SpaceX is playing with the big boys of the aerospace industry these days and some of them apparently don’t have a ton of respect for the plucky interloper.
Lockheed Martin, a partner with Boeing in the United Launch Alliance (ULA) venture that has supplied boosters to the Pentagon and NASA for military satellite launches over the last several years, appears to be particularly miffed that Elon Musk‘s company recently won a contract to conduct trial missions for inserting Air Force spacecraft in low-Earth orbit.
A few weeks ago, Lockheed Martin chairman and CEO Robert Stevens called out SpaceX’s relative inexperience at a Bloomberg-hosted gathering of government contractors in Washington, according to the Washington Post.
“I’m hugely pleased with 66 in a row from ULA, and I don’t know the record of SpaceX yet. Two in a row?” Stevens reportedly quipped, referring to a string of successful launches overseen by his company and Boeing.
Musk reportedly responded to Stevens in an email sent to thePost, saying, “All of SpaceX’s Falcon 9 missions have reached orbit and completed all primary mission objectives.”
SpaceX conducted its first official resupply mission to the International Space Station in October after a successful demonstration run by its Dragon capsule to the ISS earlier in the year. The company co-founded and led by Musk, also CEO of Tesla Motors, has been awarded a NASA contract to conduct a dozen more such missions in an official capacity.
In July, the Hawthorne, Calif.-based private spaceflight company also won an $82 million contract from NASA to launch the space agency’s unmanned Jason-3 research satellite aboard a SpaceX Falcon 9 rocket in December 2014. The following month, SpaceX joined Boeing and Sierra Nevada as recipients of a $1.1 billion fund from NASA for the design and development of future-generation manned spacecraft.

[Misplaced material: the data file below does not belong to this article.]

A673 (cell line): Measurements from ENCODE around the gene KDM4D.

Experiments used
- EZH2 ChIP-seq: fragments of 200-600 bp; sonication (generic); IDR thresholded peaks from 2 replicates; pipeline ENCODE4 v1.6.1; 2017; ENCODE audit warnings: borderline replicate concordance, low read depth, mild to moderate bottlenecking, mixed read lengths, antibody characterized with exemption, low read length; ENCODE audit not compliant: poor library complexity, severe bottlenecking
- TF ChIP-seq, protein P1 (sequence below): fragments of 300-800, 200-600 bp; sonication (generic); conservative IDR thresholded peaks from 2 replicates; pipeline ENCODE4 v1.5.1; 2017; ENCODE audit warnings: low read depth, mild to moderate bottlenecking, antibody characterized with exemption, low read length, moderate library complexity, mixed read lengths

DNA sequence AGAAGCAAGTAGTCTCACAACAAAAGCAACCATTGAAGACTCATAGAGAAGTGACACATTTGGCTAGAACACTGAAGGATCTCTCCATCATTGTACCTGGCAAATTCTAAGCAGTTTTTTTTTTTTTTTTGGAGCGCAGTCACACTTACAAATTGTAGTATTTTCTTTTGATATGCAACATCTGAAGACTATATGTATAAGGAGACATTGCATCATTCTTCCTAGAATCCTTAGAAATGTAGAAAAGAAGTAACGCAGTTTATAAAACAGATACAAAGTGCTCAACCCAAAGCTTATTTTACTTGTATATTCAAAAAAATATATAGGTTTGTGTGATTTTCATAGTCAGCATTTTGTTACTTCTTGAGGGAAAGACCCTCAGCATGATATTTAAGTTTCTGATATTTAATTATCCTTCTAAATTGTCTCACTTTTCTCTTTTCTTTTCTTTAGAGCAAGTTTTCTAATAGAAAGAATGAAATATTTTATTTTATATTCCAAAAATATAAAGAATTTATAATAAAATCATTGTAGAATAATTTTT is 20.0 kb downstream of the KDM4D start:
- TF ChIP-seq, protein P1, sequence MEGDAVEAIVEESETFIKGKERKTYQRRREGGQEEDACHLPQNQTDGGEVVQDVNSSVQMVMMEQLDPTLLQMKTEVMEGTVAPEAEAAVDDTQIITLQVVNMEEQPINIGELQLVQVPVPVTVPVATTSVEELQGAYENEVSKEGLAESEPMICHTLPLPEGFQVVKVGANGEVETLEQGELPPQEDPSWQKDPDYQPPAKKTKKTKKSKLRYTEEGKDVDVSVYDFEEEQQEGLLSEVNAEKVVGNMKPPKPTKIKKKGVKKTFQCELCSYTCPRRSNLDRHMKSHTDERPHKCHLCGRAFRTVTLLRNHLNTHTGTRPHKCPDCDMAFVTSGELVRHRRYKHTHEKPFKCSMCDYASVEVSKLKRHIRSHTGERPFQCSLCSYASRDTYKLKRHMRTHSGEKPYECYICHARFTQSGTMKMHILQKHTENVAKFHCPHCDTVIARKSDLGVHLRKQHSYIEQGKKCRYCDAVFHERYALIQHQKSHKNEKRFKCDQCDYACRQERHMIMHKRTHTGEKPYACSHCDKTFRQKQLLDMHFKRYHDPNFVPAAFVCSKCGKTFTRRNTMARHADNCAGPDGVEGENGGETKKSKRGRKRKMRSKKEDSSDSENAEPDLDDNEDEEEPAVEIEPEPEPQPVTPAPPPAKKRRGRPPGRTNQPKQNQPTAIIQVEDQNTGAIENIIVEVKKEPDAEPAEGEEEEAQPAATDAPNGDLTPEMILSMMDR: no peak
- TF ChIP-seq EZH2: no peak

However, even as SpaceX’s fortunes have been on the rise, the ULA has remained the go-to provider of launch vehicles for NASA and the U.S. military until recently. The July contract awarded to SpaceX for a single mission was more than matched by NASA’s $412 million deal with the ULA to launch three Delta 2 missions for the space agency beginning in 2012.
And the ULA has had “a lock” on military launches for the past six years, the Washington Post noted. But as the paper also reported, the Lockheed-Boeing venture has also “struggled to control costs” on those missions.
The pursuit of a cheaper alternative to the ULA was reportedly a factor in the Air Force’s selection of SpaceX to conduct two trial launches in 2014 and 2015 under a contract “valued at as much $900 million,” according to the newspaper.
“The missions … are designed to help the company become certified to carry military and spy satellites,” the Post reported.
But Lockheed’s Stevens, who is retiring on Jan. 1 and will be succeeded as CEO by chief operating officer Marillyn Hewson, had this to say about penny-pinching on launch missions:
“Cost doesn’t matter at all if you don’t put the ball into orbit. You can thrift on cost. You can take cost out of a rocket. But I will guarantee you, in my experience, when you start pulling a lot of costs out of a rocket, your quality and your probability of success in delivering a payload to orbit diminishes.”
Musk reportedly responded by saying that SpaceX’s Falcon rockets were cheaper than the ULA’s Deltas because his company’s “technology is significantly more advanced than that of the Lockheed-Boeing rockets, which were designed last century.”